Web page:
There’s this great meme floating around the interwebs in which authors answer pre-existing questions about their next project then tag other authors to do the same. I was tagged by Dell Smith (Thanks, Dell!) and, after my own answers, will tag 3 more wonderful writers.
And here are my responses to the questions. . .
What is the working title of your book? Uh-oh. This one is tough. I am very bad with titles. And I learned with my first book that working titles don’t work. So I have not even given this book one. Well, I have given it a few. But none will survive so for now it’s called MY NOVEL.
Where did the idea come from for the book? To be honest, I think I am still working through the movie Camelot which had an absurd and worrisome impact on me as a child. There’s this awful (awful!!) moment at the end when Guinevere realizes that she has really gone and done it this time and Arthur will not, cannot, forgive her. And when I was a kid this scene imprinted itself on me – just that idea of having done irrevocable damage and having no way to fix it. And so, nearly half a century later, this book was born. . .
What genre does your book fall under? It’s a novel and I guess it’s “literary fiction” though I am ever more suspect of these genre divisions. It’s fiction for sure though and I hope it’s literary.
Which actors would you choose to play your characters in a movie rendition? I think that my narrator, who is also the central character, should be played by Janeane Garafolo. I think she would kick the role’s ass. And of course I want Emma Thompson to play the British neighbor, because I’d want her in any movie. As for the husband. . . I don’t know. I have lost track of time when to comes to male actors. I have no idea how old they all are. I mean, it should be Gregory Peck, circa 1965, but that’s probably not happening. . . I suppose George Clooney is the closest thing? I guess I would settle for him. (Ha!)
What is a one-sentence synopsis of your book? A painter and her writer husband have moved to the country to escape the temptations and complexities of life with others, but after three years there, their first neighbor moves in, spoiling their shared solitude and kicking off a series of events that shake their marriage and redefine the narrator’s sense of herself.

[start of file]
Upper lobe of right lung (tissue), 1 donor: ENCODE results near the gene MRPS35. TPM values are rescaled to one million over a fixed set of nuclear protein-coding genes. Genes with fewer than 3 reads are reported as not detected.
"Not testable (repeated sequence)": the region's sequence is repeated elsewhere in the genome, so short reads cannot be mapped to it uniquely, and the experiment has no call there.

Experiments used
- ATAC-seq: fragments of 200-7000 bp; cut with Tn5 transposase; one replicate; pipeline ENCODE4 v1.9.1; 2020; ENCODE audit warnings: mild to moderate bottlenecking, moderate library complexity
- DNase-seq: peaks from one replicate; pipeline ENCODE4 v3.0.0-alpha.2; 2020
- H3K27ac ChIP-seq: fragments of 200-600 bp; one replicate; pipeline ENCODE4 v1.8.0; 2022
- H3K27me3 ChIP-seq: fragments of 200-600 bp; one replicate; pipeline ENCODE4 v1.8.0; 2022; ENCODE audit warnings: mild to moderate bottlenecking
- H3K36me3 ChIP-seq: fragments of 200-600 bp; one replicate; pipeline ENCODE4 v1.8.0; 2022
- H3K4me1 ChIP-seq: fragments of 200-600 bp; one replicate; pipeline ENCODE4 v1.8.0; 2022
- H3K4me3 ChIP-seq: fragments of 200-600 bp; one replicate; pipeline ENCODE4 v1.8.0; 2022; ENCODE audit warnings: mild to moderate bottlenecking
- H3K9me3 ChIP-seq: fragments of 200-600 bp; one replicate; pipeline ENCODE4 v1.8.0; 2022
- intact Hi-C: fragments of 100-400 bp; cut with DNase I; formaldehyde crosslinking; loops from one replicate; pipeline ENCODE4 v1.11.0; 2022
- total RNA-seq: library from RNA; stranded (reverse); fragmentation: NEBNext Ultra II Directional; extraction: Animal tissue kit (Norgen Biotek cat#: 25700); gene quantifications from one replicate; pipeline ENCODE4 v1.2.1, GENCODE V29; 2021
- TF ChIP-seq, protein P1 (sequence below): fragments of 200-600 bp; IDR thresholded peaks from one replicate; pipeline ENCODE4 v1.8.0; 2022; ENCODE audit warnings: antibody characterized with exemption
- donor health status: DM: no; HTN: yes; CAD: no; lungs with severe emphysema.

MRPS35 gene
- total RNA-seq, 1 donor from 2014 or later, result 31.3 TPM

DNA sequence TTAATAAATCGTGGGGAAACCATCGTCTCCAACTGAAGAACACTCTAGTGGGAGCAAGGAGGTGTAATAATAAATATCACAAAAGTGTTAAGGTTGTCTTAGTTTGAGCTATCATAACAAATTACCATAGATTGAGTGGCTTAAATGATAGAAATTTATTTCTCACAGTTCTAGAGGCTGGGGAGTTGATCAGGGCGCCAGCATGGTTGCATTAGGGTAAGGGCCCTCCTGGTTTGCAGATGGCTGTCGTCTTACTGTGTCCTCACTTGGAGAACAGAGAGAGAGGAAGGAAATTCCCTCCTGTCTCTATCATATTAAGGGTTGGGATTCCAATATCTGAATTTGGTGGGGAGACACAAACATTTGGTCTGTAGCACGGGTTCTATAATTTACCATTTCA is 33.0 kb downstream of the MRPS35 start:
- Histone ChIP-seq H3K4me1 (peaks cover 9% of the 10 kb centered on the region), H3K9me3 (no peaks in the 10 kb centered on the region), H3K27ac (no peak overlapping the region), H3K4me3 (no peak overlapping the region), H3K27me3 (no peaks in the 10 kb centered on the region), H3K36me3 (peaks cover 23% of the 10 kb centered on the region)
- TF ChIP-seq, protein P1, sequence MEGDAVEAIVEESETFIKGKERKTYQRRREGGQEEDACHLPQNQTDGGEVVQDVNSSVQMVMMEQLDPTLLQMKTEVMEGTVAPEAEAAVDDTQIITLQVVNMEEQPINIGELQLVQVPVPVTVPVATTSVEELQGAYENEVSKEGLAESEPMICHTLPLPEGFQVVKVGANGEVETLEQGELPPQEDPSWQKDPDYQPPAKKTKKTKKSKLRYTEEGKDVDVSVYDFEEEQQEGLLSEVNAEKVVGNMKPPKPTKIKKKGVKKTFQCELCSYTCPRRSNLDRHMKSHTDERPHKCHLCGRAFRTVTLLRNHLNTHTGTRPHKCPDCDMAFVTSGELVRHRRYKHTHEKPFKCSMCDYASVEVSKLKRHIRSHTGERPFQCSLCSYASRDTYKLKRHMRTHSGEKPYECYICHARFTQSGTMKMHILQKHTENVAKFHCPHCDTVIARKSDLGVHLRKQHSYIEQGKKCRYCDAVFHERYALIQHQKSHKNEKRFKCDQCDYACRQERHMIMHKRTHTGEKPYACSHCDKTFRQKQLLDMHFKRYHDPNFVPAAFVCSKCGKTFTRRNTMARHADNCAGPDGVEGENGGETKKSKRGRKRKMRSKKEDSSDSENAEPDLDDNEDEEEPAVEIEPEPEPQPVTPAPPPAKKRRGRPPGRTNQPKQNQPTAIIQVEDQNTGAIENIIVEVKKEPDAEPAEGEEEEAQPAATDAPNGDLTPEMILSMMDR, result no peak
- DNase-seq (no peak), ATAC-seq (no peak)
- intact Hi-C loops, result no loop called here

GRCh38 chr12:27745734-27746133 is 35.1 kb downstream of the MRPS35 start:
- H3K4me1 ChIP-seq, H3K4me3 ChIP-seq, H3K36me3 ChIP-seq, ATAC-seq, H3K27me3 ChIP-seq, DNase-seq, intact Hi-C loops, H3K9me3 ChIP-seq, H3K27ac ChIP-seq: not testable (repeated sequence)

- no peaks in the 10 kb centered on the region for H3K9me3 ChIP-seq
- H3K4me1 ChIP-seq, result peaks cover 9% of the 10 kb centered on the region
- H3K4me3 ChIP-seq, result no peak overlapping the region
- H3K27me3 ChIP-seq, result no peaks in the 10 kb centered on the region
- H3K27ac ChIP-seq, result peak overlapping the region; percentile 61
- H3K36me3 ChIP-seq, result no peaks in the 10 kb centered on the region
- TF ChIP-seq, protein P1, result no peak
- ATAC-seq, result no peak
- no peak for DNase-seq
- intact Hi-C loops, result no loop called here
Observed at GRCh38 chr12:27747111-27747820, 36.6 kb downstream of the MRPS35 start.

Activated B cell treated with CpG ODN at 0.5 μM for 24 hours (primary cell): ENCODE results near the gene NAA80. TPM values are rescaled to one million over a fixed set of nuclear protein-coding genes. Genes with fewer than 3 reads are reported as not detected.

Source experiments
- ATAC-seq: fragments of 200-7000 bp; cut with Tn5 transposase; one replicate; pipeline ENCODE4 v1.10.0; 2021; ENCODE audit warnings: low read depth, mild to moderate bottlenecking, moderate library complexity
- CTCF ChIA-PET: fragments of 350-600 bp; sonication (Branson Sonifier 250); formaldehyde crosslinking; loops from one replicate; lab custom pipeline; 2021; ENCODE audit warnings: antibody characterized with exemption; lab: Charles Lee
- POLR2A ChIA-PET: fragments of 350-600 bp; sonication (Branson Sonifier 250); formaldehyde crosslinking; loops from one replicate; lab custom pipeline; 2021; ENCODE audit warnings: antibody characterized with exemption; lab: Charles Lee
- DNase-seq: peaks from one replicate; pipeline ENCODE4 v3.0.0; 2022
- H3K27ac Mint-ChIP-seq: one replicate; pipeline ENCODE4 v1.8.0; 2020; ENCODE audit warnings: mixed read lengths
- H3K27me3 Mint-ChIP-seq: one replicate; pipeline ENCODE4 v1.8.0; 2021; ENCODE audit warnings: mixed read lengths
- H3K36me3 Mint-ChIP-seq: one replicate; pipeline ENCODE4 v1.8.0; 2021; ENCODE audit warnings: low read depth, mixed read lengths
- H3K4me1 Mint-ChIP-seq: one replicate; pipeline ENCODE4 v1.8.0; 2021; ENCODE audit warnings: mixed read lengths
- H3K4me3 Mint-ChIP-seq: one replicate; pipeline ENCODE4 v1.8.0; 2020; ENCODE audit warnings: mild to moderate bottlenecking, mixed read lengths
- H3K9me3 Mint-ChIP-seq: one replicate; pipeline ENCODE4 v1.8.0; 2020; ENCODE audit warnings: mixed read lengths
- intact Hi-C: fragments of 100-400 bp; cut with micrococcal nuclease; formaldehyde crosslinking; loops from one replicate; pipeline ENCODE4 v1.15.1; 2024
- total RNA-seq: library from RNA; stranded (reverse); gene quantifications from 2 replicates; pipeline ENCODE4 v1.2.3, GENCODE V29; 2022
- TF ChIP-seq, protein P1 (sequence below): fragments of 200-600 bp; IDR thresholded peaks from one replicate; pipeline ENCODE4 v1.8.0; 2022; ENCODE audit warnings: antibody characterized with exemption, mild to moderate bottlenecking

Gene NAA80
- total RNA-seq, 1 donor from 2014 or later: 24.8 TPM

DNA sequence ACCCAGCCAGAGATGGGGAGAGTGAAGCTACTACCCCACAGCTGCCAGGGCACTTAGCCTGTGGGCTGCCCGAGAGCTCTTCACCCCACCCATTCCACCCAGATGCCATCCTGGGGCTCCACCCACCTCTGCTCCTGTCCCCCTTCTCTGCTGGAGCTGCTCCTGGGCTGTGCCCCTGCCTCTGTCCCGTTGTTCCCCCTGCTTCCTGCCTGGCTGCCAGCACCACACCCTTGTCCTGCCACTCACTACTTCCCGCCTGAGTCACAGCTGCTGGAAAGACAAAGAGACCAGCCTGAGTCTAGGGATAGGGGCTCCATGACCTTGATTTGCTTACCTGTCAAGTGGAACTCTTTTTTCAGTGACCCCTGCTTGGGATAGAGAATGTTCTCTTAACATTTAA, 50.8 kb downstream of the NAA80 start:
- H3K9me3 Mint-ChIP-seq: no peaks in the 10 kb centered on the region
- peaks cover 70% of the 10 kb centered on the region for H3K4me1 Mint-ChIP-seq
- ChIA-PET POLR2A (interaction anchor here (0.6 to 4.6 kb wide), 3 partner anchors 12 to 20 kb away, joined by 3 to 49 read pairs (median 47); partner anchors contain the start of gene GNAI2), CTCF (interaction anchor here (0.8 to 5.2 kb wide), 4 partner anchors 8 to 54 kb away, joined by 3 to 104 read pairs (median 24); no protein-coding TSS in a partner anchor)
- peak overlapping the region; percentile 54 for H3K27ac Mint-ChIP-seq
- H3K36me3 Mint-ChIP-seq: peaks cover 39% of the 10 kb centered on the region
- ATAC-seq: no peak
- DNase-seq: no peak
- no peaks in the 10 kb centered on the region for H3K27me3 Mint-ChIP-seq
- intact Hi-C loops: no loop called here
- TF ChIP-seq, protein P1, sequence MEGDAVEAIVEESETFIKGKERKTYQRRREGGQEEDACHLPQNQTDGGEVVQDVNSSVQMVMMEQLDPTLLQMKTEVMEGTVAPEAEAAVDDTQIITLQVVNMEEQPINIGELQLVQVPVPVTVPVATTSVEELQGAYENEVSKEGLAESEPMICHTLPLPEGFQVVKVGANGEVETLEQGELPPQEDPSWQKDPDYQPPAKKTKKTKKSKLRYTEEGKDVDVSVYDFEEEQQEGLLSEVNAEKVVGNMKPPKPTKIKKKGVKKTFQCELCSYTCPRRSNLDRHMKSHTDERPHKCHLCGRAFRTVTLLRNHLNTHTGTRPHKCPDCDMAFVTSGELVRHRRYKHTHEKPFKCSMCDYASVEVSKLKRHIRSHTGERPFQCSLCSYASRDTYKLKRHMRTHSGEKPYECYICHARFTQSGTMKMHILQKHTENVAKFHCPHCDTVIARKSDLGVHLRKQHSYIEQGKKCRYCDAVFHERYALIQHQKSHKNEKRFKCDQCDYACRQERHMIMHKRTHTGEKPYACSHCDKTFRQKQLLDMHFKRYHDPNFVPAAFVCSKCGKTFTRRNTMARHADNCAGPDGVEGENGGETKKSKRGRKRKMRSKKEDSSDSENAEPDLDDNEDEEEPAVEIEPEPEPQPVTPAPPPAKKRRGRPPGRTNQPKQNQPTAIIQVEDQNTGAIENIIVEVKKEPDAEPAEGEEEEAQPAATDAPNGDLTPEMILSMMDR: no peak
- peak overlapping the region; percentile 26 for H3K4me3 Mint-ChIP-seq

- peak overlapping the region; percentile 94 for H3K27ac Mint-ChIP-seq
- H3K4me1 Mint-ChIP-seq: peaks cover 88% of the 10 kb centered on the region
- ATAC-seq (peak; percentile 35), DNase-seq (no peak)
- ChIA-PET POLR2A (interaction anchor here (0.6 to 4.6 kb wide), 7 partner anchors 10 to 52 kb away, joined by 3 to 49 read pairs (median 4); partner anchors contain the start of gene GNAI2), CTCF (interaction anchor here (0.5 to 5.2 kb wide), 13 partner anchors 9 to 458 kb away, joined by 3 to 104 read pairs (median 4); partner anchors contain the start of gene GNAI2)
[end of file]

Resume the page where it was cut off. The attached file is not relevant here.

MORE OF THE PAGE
How long did it take you to write the first draft of your manuscript? Thirteen months of writing preceded by any number of years of getting it wrong and not realizing what I should be writing. Who knows how long the next draft will take. . .
What other books would you compare this story to within your genre? Oh, I don’t know. In that it’s a very close examination of a marriage I have thought a lot about Stegner’s Crossing to Safety. And in that it is, as my agent put it, a “small canvas book” I think often of Paula Fox. Truly though this question makes me uncomfortable. These are writers I may emulate, but to whom I would never compare myself.
Who or what inspired you to write this book? Beyond the Camelot answer above, I thought a lot about archetypes of stories and this is very much an “a stranger came to town” story. And I was really interested in the idea of violating a close, a supposed safe place, with the inevitable arrival of the world. So it’s Eden, of course. Paradise lost – or anyway, revealed not to be Paradise.
What else about your book might pique a reader’s interest? There’s sex and there’s violence. That’s what people like, right??
When and how will it be published? It will be published by Random House and the same overseas publishers who published my stories. I’m thinking next year? But that’s not settled yet. Exciting to think about, though!
And now I am going to tag three other writers, but I am ALSO going to be hosting some other folks here who don’t have their own sites, so stay tuned!!
Tag you’re it, Erin Stalcup & Bonnie West & Dan Torday . . .